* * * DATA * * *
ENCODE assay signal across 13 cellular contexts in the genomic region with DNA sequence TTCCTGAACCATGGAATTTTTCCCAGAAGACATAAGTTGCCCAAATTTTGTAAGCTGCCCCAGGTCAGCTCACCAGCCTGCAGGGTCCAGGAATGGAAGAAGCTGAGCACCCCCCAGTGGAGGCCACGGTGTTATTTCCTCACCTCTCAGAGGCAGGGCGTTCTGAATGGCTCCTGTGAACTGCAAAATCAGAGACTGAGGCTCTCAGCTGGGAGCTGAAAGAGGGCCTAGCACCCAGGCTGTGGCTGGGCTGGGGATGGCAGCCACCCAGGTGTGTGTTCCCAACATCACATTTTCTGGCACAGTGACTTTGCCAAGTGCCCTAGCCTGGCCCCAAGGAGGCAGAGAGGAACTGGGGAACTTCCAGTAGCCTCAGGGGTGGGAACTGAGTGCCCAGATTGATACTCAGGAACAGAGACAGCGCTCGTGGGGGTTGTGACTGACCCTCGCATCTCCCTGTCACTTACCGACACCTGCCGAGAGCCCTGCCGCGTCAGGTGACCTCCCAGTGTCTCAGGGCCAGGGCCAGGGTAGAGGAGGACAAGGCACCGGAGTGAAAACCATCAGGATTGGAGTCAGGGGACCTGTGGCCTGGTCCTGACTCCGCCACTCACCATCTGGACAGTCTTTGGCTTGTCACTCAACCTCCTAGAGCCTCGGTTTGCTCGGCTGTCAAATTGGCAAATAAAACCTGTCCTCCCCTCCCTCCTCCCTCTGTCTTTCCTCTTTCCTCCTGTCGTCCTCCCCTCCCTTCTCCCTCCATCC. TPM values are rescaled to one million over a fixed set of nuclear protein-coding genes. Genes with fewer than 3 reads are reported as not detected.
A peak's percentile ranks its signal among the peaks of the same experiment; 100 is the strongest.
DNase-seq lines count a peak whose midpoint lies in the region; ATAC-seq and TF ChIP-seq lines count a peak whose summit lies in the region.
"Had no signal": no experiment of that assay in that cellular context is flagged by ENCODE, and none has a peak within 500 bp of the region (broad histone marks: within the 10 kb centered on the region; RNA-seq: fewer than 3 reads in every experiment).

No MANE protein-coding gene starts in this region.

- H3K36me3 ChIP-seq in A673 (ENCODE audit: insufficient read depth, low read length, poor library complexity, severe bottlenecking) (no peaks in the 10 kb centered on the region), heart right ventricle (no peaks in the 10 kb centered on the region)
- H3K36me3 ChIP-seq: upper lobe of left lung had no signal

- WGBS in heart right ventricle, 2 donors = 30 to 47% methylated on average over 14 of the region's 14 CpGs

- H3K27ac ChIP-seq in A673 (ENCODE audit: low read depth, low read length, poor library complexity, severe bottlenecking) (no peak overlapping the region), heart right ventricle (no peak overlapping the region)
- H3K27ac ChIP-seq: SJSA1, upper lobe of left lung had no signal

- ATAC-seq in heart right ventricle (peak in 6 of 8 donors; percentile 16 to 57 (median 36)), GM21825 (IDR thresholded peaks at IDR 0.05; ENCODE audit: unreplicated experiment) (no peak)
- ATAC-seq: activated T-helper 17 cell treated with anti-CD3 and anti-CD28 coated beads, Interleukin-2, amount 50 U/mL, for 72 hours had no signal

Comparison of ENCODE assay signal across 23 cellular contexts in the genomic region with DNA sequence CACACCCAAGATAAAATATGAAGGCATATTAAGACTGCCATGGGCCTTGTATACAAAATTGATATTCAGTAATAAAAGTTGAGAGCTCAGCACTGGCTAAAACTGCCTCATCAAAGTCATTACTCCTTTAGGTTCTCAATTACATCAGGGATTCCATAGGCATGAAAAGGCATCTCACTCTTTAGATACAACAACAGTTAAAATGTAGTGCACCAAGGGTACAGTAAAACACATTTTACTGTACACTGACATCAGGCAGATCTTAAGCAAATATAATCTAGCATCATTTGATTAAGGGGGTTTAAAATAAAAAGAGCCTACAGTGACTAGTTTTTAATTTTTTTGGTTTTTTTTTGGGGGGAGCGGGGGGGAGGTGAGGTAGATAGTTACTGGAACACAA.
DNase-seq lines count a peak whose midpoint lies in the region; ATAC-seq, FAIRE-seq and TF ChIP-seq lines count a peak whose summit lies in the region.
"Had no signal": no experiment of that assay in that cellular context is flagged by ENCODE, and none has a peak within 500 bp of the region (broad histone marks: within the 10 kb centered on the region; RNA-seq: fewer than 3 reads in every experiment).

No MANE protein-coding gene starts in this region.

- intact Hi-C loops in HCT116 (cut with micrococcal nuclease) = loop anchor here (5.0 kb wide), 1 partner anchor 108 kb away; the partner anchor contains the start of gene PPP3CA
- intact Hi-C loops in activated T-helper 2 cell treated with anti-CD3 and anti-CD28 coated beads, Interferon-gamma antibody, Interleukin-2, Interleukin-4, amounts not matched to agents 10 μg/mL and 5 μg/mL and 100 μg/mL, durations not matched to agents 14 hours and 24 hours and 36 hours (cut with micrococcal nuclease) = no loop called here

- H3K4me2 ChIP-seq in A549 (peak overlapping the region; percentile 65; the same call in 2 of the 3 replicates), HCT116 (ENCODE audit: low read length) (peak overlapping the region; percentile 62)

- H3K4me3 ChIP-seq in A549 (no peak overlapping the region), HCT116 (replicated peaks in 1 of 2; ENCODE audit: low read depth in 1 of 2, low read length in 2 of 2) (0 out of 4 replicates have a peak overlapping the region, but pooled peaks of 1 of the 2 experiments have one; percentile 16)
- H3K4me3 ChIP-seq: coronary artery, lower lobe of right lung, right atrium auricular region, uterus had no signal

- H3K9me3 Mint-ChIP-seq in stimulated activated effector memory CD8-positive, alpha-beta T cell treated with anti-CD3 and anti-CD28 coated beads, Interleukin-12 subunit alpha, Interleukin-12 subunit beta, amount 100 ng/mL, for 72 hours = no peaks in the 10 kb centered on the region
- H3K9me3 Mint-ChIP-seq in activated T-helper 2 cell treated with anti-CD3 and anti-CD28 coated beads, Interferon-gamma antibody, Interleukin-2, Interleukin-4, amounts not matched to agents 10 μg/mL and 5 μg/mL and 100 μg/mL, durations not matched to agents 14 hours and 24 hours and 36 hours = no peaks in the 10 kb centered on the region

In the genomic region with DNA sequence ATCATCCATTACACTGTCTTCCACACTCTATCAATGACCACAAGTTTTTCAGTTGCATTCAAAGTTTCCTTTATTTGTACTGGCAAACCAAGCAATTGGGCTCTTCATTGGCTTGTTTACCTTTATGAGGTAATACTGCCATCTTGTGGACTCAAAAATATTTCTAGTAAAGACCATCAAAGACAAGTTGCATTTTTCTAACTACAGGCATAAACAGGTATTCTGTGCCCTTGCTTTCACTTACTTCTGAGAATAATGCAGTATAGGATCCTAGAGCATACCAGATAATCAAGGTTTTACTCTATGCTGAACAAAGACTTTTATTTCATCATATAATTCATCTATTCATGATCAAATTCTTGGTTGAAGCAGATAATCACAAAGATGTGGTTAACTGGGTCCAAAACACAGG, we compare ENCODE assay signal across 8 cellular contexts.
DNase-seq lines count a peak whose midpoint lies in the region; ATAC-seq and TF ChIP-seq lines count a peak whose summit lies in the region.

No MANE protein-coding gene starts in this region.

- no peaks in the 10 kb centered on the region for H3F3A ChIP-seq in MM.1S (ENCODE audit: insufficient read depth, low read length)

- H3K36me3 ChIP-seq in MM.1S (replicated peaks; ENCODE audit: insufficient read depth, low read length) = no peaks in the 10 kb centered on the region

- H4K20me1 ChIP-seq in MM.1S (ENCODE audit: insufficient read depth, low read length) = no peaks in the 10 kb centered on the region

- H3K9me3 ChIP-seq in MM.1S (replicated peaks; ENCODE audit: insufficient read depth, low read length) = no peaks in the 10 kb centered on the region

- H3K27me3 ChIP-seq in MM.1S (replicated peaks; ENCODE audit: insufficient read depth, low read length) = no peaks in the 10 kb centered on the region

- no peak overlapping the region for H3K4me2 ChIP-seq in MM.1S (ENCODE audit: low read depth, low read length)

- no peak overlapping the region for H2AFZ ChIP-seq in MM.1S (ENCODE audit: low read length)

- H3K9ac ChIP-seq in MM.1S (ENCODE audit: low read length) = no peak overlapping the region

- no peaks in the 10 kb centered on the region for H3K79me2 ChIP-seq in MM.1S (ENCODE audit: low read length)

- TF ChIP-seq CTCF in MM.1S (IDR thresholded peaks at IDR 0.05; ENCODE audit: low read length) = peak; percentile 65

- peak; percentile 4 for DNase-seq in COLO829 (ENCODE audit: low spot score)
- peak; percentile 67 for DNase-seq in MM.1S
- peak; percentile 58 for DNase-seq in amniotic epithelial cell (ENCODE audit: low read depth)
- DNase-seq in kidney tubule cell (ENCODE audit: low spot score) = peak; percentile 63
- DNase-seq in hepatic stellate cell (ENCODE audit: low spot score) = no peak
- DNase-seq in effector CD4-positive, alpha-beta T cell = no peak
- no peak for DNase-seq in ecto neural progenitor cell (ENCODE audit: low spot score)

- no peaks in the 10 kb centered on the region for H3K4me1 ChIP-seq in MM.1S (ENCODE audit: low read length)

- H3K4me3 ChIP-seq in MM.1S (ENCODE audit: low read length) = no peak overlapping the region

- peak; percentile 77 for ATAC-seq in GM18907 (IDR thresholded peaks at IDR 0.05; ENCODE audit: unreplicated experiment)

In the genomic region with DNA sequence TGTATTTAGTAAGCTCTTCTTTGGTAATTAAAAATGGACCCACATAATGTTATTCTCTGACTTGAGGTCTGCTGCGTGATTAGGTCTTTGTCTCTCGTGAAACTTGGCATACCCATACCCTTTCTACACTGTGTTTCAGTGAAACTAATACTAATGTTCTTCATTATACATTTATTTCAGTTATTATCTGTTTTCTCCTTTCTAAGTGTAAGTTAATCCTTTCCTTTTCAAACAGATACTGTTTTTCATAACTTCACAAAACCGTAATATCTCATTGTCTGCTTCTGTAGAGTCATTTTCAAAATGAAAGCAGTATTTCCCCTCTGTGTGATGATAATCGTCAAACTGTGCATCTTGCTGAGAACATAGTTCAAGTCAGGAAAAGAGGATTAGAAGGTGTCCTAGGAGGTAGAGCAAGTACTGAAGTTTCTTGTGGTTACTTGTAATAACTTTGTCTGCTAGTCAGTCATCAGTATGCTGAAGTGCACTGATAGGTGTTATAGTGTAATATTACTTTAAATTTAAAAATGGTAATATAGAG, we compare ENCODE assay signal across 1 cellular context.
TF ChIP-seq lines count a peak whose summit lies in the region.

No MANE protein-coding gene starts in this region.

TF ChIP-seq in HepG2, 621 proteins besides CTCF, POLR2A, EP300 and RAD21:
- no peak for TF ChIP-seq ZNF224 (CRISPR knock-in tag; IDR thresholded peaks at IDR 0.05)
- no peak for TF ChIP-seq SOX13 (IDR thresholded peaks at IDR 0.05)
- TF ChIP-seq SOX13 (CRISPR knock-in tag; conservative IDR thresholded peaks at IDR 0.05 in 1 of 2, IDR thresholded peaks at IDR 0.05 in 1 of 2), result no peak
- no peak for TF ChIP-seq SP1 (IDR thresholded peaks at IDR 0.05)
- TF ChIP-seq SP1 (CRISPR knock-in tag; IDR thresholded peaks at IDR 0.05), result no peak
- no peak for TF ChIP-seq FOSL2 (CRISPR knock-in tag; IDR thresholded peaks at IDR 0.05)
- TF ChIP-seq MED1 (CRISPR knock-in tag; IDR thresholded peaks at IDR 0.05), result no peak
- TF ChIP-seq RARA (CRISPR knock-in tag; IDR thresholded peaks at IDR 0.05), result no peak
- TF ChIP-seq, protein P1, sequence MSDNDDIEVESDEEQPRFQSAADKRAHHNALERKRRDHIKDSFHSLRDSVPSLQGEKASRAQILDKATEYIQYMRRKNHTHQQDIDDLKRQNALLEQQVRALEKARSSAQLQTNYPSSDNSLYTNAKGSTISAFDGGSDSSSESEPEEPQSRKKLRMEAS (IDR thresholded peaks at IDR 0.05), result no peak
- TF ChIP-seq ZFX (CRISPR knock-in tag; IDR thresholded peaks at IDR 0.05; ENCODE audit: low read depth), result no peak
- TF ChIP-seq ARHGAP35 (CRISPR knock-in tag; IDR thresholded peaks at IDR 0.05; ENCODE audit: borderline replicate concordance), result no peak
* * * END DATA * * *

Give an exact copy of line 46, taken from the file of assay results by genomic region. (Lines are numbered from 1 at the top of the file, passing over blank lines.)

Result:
- peak; percentile 77 for ATAC-seq in GM18907 (IDR thresholded peaks at IDR 0.05; ENCODE audit: unreplicated experiment)